Karman is currently listed as a finalist in the Defence Connect 2020 Australian Defence Industry Awards as Innovator of the Year.
Launched in August 2020, C4 EDGE (Evolutionary Digital Ground Environment) is a communications program bringing together 23 Australian sovereign C4 (command control communications and computers) subject matter experts leveraging internationally agreed upon standards to scope a proof of concept demonstration of a sovereign land battlegroup and below communications environment for the Australian Army by the end of 2021.
The demonstration will showcase the capability of Australian Industry to further develop a protected, integrated and supportable sovereign system: one that delivers agile and resilient C2 functionality to meet the flexible, scalable and interoperability needs of a battlegroup operating independently or with partners.(Source: Defence Connect)
13 Nov 20. Hanwha selects Kongsberg as C4 partner under Land 8116 Phase 1. Hanwha Defense Australia has announced that Kongsberg Defence Australia will be its Command, Control, Communications, and Computing (C4) Integration partner for Project Land 8116 Phase 1 (Protected Mobile Fires).
This follows the government’s recent announcement that it intends to acquire a quantity of Self-Propelled Howitzers and Armoured Ammunition Resupply Vehicles from HDA.
The Managing Director of HDA, Richard Cho, said that Kongsberg was a natural choice for the Protected Mobile Fires program as they provide the proven digital architecture and Fire Control System for Hanwha’s K9 and K10.
“The cooperation between Hanwha and Kongsberg has already proven to be highly successful for the recent Norwegian ‘Vidar’ K9 and K10 Program, and in the delivery of K9 vehicles to Finland and Estonia,” Cho said.
Hanwha’s K9 is known locally as the Huntsman and it will bring improved interoperability for the ADF with both NATO and US armed forces through Kongsberg’s integrated ODIN fire support system.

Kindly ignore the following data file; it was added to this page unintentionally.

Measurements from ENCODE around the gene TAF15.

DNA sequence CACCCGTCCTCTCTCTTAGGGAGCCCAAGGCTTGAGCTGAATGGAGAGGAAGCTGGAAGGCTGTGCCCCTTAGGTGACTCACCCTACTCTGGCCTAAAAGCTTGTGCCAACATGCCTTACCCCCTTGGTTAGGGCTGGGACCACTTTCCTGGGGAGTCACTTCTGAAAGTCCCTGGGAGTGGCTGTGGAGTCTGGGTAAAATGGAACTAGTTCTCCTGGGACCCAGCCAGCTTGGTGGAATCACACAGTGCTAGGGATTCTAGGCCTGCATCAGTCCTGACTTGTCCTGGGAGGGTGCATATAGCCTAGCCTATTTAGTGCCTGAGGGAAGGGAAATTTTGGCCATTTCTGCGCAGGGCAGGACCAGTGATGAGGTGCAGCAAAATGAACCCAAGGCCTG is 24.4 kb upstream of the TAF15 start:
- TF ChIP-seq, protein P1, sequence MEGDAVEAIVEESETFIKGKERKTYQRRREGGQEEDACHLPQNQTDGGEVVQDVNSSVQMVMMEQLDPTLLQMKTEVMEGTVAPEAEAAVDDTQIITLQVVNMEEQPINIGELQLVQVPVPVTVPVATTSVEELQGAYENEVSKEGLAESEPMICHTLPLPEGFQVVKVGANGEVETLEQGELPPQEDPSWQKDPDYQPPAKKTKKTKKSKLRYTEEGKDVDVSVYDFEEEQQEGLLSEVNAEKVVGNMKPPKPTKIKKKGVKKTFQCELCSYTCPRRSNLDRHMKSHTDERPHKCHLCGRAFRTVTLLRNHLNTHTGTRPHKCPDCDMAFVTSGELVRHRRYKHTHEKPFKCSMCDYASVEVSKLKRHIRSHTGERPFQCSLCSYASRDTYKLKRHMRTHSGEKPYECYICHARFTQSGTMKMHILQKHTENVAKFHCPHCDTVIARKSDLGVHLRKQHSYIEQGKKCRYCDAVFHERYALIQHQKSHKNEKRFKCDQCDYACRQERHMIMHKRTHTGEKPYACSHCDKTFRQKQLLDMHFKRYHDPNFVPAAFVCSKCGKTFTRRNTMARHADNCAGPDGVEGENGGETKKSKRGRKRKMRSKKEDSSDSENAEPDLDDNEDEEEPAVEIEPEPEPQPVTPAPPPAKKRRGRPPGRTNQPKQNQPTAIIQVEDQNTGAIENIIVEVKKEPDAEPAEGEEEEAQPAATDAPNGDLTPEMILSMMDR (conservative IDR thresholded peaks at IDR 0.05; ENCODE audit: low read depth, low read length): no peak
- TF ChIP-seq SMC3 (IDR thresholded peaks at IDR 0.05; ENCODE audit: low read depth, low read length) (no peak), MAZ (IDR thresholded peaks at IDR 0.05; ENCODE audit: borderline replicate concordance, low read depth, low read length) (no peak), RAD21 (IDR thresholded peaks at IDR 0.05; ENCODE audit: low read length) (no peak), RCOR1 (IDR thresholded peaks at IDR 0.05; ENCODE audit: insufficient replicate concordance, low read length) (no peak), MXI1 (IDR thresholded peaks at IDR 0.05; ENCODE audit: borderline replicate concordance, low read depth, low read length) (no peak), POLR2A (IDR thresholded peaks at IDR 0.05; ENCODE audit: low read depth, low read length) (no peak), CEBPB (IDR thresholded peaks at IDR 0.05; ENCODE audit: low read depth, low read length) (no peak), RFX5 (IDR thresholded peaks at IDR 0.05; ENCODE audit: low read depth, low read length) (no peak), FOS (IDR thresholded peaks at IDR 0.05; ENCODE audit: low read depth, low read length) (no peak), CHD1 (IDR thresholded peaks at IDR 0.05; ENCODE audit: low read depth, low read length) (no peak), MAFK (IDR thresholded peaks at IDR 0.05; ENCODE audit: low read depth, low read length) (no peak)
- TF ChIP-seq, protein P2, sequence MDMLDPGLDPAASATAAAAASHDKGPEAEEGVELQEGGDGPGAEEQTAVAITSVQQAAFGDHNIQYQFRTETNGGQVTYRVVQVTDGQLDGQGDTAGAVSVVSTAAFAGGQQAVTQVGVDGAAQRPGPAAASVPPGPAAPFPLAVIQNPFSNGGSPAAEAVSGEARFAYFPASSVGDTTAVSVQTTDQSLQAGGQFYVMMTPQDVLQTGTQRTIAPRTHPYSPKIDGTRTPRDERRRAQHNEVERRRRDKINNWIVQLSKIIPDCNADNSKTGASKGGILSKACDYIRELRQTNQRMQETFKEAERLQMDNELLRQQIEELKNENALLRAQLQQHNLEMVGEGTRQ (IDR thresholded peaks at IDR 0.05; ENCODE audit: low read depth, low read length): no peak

“The selection of Kongsberg as a central part of our Land 8116 Ph 1 industry team will make a very important contribution to Hanwha’s capacity to deliver effective capability for the ADF while fulfilling our extensive Australian Industry Capability commitments.
Kongsberg will be responsible for integrating the Protected Mobile Fires capability into the ADF’s C4 Force Structure, including the integration of tactical communication systems and Battle Management Systems, and will also transfer hardware and software technology to Kongsberg Defence Australia to execute and support the Australian Protected Mobile Fires Program.
Kjetil R Myhra, Executive Vice President of Kongsberg Defence and Aerospace and Chairman of Kongsberg Defence Australia, said that Kongsberg was proud to be selected as Hanwha’s C4 integration partner for this strategic Joint Fires program.
“Project Land 8116 provides another great opportunity for Kongsberg to transfer world leading and proven C4 systems to Australian industry and enable sovereign capability. We will support our landed company Kongsberg Defence Australia and our local partners to meet the objectives of the recently released Land Combat and Protected Vehicles Industry Plan,” Myhra said.
General Manager of Kongsberg Defence Australia, John Fry, said Kongsberg Defence Australia is incredibly proud to be selected to deliver these capabilities for the Protected Mobile Fires program. Fry also said Kongsberg Defence Australia would continue to partner and work with Australian suppliers, as it has been doing under Project Land 19 Phase 7B.
“Together with Hanwha Defence Australia, Kongsberg is committed to the establishment of a sovereign industry capability to support the Australian Protected Mobile Fires capability throughout its service life. We’ll continue to source as much C4 hardware as possible through Australian and New Zealand-based suppliers,” Fry said.
Hanwha Defense Australia is planning a new manufacturing facility in the Greater Geelong area in Victoria to produce its Huntsman artillery systems and the armoured resupply vehicles. The Geelong facility will be a key hub in fulfilling the company’s AIC program on Land 8116.